Senior stretch

Leah Perera:

What is the first emotion you feel when you think about graduating in four short months?

“Bittersweet. I’m really glad and I’m ready to be done, but at the same time I know I won’t have this community back or have all these friends in one place.”

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Leah Perera in front of Edman Chapel. Photo credit courtesy Laura Clark.

How would you describe your Wheaton experience? How was it?

“It’s the people that have made my experience what it is. The people I’ve met and been friends with, I can’t imagine my life without them. And I’ve loved my professors and my classes. The professors can take the time to know you; that’s really unique. The school takes their mission for Christ and the Kingdom seriously.”

What is your favorite memory from being at Wheaton?

“My favorite memory is when a group of friends and I went to watch the sunrise off Lake Michigan in Chicago right by Shedd Aquarium. Afterwards we went and got donuts at Stan’s Donuts.”

What was the hardest or most challenging part of Wheaton for you?

“Probably sophomore year because I had a back injury from basketball, but it carried over into everything. I was constantly in pain in class and I couldn’t sleep.”

Is there anything you would have changed about your experience?

“Take advantage of one of the summer programs.”

If you’re willing to share, what’s the most rebellious — or craziest — thing you’ve ever done here at Wheaton?

“Once we broke into the BGC and played sardines.”

What advice do you have for students now that you are almost graduated?

“Be intentional about your friendships and (do) not worry about other responsibilities. When you need to have a late night heart-to-heart, do it. It really grows friendships.”

What are your post-graduation plans?

“There are a million different possibilities. One could be going back to Boston to work in the Massachusetts Supreme Judicial Court at a job that I’ve had for the past four years. Or maybe after my internship this spring I’ll stay in California to work with Fellowship of Christian Athletes.”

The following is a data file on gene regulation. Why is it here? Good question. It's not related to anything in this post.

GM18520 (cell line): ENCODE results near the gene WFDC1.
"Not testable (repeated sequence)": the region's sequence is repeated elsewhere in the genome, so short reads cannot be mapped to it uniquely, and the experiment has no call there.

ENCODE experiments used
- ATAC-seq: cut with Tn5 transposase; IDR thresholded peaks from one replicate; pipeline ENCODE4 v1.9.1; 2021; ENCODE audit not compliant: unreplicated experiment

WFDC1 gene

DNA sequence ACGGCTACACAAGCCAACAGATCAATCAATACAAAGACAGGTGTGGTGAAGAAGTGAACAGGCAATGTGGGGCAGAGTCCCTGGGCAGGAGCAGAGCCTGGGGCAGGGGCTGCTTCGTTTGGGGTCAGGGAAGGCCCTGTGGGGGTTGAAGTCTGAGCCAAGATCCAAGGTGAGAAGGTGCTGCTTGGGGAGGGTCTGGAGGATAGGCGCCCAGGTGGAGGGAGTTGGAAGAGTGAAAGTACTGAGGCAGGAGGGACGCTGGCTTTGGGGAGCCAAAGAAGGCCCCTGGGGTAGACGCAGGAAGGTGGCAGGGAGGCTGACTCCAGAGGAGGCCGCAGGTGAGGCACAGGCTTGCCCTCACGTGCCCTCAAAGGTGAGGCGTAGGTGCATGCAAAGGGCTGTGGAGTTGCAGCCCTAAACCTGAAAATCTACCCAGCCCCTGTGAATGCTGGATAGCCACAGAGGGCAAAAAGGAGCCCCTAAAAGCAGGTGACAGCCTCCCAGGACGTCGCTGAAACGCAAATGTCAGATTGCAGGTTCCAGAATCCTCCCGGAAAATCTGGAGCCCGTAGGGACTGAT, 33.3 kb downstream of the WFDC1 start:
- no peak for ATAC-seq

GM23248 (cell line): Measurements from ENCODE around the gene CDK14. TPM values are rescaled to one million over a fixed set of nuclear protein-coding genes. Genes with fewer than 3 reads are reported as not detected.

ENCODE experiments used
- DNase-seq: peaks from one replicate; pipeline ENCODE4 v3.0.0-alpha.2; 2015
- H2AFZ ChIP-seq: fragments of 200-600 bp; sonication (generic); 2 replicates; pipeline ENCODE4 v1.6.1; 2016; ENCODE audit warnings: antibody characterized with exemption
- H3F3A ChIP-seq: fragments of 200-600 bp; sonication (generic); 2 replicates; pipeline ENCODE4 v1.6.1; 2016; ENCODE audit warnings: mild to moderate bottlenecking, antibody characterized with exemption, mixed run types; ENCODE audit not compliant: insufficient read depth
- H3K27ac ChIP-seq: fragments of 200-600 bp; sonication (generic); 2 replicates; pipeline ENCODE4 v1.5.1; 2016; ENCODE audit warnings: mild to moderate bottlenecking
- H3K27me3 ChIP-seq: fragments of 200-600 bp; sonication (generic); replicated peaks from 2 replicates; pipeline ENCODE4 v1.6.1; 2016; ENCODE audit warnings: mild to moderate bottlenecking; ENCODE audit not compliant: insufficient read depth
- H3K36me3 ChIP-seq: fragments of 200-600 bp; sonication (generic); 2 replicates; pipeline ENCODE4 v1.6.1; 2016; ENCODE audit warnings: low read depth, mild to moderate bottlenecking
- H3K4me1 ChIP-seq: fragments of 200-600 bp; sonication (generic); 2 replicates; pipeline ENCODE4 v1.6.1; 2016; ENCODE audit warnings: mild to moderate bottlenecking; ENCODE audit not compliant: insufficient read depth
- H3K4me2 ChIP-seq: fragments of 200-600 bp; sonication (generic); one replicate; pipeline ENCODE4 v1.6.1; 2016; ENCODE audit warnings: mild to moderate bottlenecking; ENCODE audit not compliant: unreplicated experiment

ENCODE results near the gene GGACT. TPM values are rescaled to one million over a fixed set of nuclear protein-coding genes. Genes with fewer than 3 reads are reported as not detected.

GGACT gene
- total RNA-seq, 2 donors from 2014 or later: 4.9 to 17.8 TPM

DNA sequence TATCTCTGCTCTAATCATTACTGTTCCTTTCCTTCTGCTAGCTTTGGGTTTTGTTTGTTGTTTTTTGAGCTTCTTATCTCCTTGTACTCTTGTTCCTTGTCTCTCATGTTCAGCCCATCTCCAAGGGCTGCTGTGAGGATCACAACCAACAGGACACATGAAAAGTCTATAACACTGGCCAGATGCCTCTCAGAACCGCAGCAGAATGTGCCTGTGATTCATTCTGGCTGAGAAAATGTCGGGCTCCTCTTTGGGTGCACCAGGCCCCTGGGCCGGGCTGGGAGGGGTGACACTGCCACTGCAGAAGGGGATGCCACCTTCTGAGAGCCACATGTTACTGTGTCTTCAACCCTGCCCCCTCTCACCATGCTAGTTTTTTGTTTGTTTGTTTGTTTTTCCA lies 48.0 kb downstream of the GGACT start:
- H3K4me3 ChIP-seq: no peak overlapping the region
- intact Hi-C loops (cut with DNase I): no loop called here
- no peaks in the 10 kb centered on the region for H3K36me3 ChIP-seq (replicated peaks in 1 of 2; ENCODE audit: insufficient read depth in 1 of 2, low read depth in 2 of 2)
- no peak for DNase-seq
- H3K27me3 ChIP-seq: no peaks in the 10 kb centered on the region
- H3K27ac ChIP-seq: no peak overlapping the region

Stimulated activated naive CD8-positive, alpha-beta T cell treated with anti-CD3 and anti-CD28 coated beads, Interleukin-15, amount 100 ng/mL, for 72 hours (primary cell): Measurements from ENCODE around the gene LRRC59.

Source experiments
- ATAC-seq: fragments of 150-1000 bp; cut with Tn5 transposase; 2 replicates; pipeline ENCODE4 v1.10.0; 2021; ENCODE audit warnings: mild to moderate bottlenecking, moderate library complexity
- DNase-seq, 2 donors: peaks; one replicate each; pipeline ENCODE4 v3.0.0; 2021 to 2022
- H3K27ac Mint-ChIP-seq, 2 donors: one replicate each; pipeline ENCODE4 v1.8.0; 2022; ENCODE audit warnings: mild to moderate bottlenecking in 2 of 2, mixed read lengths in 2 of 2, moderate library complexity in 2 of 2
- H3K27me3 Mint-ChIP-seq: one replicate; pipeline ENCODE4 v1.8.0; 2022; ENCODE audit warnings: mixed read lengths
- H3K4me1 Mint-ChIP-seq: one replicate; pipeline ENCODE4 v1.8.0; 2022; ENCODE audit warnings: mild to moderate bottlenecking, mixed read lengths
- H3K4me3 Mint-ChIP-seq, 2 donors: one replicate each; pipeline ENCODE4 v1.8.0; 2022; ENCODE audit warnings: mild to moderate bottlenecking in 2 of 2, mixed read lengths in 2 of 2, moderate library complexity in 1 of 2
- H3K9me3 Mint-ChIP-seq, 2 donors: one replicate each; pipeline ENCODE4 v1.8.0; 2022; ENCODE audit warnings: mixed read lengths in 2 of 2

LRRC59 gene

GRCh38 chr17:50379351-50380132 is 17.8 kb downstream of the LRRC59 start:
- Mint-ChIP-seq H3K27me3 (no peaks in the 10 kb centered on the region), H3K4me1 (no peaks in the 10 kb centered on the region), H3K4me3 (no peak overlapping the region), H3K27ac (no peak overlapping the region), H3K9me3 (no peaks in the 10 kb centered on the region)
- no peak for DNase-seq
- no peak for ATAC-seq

Levi Soodsma:

What is the first emotion you feel when you think about graduating in four short months?

“I guess I’m excited, but kind of sad. More excited than sad for sure. I feel like I’ve definitely gotten the Wheaton experience and done the things I’ve wanted to do here. I feel prepared. I feel ready.”

How would you describe your Wheaton experience? How was it?

“Wheaton helped me become a man of God. That’s the number one thing I’ll look back on, Wheaton helped me become a man of God.”

What is your favorite memory from being at Wheaton?

“I’m going to remember the experiences I had with friends forever. A few are: Spring break trips, many times at Studio Movie Grill, riding bikes all around because (we had) no cars freshman year and being a YoungLife leader.”

What was the hardest or most challenging part of Wheaton for you?

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Levi Soodsma in front of Edman Chapel. Photo credit courtesy Laura Clark.

“First semester of freshman year.”

Is there anything you would have changed about your experience?

“I wish freshman year and sophomore year, while living in the dorm, I would’ve been more engaged in my floor activities. You’ll never get that chance to live so close to other people your age.”

If you’re willing to share, what’s the most rebellious — or craziest — thing you’ve ever done here at Wheaton?

“I threw a water bottle at someone from T6.”

What advice do you have for students now that you are almost graduated?

“Socially: Be content with your friends. Embrace the people around you. Academically: Read the assigned material. … Your education will benefit from putting the time in instead of just trying to get by.”

What are your post-graduation plans?

“I’m going to work at Baillie Lumber in Buffalo, N.Y. as a lumber trader and I’m starting in July.”

 

Gini Pera:

What is the first emotion you feel when you think about graduating in four short months?

“I’m excited to start the new chapter and transition into a new part of my life, but I’m going to be nostalgic about leaving Wheaton and all my friends.”

How would you describe your Wheaton experience? How was it?

“I was Wheaton women’s basketball’s biggest fan.”

What is your favorite memory from being at Wheaton?

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Gini Pera in front of Edman Chapel. Photo credit courtesy Laura Clark.

“My favorite memory was when a group of us friends camped out at Ally Witt’s Water Park sophomore year.”

What was the hardest or most challenging part of Wheaton for you?

“My decision to come to Wheaton was a difficult one to make. Wheaton was never seriously on my radar, but I thank God every day for the plan he had for my life to bring me to this school.”

Is there anything you would have changed about your experience?

“Winning an intramural soccer championship.”

If you’re willing to share, what’s the most rebellious — or craziest — thing you’ve ever done here at Wheaton?

“Does watching Disney movies past (open floor) hours count?”

What advice do you have for students now that you are almost graduated?

“Go on (Wheaton in the) Holy Lands; it changed my life. Or work in the equipment room. And have lots of late night conversations.”

What are your post-graduation plans?

“I’m planning on working in Chicago within a sales training program.”

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